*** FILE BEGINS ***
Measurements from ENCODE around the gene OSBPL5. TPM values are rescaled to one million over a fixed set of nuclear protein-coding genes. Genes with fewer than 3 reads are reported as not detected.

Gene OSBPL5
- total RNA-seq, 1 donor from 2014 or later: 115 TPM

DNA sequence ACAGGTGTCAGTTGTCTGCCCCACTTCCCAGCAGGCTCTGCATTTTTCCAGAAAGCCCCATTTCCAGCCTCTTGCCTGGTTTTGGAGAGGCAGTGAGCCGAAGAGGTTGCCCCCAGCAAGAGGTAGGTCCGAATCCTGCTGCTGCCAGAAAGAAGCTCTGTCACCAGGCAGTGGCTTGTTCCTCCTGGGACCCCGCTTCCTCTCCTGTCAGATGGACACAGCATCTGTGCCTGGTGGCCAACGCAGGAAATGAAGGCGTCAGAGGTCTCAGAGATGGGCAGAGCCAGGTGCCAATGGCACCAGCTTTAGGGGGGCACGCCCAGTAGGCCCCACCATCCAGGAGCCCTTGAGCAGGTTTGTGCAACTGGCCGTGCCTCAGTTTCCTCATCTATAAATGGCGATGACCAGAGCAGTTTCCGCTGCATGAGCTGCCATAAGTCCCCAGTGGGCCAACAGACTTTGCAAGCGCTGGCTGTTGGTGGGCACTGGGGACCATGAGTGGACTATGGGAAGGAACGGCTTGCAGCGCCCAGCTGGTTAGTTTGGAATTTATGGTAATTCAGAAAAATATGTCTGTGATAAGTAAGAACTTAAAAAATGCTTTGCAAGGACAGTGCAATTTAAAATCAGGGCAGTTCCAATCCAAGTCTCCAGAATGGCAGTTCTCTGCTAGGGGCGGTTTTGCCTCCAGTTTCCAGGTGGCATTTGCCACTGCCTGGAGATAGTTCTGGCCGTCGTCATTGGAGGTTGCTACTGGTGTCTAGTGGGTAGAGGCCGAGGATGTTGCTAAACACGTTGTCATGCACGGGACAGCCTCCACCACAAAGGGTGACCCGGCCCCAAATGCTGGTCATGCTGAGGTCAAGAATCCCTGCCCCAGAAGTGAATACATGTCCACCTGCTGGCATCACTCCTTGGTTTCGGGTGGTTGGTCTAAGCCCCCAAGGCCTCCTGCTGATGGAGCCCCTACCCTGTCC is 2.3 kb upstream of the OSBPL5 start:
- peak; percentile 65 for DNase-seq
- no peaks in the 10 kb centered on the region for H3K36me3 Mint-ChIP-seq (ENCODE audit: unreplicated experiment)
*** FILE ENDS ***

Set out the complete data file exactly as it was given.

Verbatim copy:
Measurements from ENCODE around the gene OSBPL5. TPM values are rescaled to one million over a fixed set of nuclear protein-coding genes. Genes with fewer than 3 reads are reported as not detected.

Gene OSBPL5
- total RNA-seq, 1 donor from 2014 or later: 115 TPM

DNA sequence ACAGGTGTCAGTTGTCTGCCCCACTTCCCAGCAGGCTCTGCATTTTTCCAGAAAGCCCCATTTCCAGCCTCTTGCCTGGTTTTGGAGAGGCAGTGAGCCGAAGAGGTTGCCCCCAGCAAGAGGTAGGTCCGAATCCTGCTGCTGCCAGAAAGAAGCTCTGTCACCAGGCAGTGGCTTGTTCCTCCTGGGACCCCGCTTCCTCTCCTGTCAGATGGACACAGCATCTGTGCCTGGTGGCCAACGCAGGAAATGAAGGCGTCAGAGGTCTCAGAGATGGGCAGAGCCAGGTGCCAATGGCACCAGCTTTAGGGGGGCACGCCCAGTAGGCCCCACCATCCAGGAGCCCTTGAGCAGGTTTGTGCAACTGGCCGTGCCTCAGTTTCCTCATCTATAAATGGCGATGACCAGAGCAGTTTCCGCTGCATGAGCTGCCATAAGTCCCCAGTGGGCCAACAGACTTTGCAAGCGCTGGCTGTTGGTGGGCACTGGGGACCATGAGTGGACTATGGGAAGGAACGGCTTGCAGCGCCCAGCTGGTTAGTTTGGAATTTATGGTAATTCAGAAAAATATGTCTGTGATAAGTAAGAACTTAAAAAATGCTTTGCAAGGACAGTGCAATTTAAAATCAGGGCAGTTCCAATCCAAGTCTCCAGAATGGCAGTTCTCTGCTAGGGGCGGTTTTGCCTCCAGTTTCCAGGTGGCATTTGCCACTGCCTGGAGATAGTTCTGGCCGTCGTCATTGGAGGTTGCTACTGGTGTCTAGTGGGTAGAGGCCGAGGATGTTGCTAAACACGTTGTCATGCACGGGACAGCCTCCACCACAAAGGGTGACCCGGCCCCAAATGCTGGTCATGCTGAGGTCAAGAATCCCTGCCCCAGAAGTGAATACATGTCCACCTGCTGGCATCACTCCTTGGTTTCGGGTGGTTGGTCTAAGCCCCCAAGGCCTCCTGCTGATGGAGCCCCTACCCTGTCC is 2.3 kb upstream of the OSBPL5 start:
- peak; percentile 65 for DNase-seq
- no peaks in the 10 kb centered on the region for H3K36me3 Mint-ChIP-seq (ENCODE audit: unreplicated experiment)